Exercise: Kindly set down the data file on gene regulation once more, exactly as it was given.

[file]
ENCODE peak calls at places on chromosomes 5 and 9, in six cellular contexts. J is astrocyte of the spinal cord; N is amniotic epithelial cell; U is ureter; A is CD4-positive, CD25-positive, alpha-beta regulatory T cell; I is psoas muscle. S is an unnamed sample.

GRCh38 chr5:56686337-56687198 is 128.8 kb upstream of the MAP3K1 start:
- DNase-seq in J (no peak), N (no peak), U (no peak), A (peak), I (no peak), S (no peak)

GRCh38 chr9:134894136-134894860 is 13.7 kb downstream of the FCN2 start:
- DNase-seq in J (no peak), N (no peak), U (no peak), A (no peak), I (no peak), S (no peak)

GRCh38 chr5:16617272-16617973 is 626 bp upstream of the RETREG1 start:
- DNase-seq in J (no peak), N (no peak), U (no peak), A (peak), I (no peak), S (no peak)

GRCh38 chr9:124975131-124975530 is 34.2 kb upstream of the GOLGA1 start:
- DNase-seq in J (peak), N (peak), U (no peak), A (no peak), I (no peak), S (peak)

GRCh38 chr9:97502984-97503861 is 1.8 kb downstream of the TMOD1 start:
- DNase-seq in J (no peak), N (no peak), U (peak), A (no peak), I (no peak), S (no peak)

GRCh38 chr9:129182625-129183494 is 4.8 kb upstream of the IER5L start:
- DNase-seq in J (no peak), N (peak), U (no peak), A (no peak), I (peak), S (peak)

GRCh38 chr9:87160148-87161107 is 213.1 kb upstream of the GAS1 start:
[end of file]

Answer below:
ENCODE peak calls at places on chromosomes 5 and 9, in six cellular contexts. J is astrocyte of the spinal cord; N is amniotic epithelial cell; U is ureter; A is CD4-positive, CD25-positive, alpha-beta regulatory T cell; I is psoas muscle. S is an unnamed sample.

GRCh38 chr5:56686337-56687198 is 128.8 kb upstream of the MAP3K1 start:
- DNase-seq in J (no peak), N (no peak), U (no peak), A (peak), I (no peak), S (no peak)

GRCh38 chr9:134894136-134894860 is 13.7 kb downstream of the FCN2 start:
- DNase-seq in J (no peak), N (no peak), U (no peak), A (no peak), I (no peak), S (no peak)

GRCh38 chr5:16617272-16617973 is 626 bp upstream of the RETREG1 start:
- DNase-seq in J (no peak), N (no peak), U (no peak), A (peak), I (no peak), S (no peak)

GRCh38 chr9:124975131-124975530 is 34.2 kb upstream of the GOLGA1 start:
- DNase-seq in J (peak), N (peak), U (no peak), A (no peak), I (no peak), S (peak)

GRCh38 chr9:97502984-97503861 is 1.8 kb downstream of the TMOD1 start:
- DNase-seq in J (no peak), N (no peak), U (peak), A (no peak), I (no peak), S (no peak)

GRCh38 chr9:129182625-129183494 is 4.8 kb upstream of the IER5L start:
- DNase-seq in J (no peak), N (peak), U (no peak), A (no peak), I (peak), S (peak)

GRCh38 chr9:87160148-87161107 is 213.1 kb upstream of the GAS1 start: